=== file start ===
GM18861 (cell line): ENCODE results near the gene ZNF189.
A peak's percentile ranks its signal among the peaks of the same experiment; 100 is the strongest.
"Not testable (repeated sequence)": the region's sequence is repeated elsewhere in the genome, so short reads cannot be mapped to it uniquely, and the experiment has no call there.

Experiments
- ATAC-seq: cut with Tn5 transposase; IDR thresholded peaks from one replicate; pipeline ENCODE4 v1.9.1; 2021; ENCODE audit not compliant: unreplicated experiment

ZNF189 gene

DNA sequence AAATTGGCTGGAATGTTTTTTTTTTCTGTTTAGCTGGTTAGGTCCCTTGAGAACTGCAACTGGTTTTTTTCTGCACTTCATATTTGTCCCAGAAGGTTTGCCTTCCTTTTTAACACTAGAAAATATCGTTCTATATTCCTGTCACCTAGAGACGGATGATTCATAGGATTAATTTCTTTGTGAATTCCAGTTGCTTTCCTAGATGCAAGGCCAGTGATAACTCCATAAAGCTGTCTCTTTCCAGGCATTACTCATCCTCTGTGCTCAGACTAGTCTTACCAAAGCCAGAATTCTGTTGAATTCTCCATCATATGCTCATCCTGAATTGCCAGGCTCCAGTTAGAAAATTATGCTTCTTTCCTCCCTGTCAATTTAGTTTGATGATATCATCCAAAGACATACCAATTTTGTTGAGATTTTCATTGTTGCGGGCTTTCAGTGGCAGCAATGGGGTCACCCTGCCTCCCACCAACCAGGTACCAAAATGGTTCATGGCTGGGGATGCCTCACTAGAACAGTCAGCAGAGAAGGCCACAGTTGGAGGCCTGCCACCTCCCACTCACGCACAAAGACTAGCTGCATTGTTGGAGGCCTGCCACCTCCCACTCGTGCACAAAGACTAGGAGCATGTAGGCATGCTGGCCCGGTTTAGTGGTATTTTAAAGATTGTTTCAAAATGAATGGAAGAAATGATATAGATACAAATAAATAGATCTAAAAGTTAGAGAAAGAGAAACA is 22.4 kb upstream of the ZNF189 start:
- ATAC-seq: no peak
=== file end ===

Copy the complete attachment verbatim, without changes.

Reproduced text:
GM18861 (cell line): ENCODE results near the gene ZNF189.
A peak's percentile ranks its signal among the peaks of the same experiment; 100 is the strongest.
"Not testable (repeated sequence)": the region's sequence is repeated elsewhere in the genome, so short reads cannot be mapped to it uniquely, and the experiment has no call there.

Experiments
- ATAC-seq: cut with Tn5 transposase; IDR thresholded peaks from one replicate; pipeline ENCODE4 v1.9.1; 2021; ENCODE audit not compliant: unreplicated experiment

ZNF189 gene

DNA sequence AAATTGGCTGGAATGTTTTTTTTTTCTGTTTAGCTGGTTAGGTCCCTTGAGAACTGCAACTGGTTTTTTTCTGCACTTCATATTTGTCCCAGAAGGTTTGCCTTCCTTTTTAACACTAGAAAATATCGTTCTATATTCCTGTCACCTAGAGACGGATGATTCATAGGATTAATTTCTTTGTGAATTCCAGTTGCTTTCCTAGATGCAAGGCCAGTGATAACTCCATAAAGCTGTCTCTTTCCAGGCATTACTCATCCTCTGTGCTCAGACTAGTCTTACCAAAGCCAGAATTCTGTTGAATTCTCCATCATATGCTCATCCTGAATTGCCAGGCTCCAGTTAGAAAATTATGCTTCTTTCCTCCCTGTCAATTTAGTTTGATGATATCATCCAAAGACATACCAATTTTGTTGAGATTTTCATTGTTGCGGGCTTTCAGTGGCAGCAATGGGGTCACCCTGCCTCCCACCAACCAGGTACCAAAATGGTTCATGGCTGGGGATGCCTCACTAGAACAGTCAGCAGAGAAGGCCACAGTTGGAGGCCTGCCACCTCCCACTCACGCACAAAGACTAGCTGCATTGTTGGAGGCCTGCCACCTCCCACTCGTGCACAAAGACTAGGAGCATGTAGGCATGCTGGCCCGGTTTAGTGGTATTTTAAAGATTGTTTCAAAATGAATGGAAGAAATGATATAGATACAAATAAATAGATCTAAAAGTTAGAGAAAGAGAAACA is 22.4 kb upstream of the ZNF189 start:
- ATAC-seq: no peak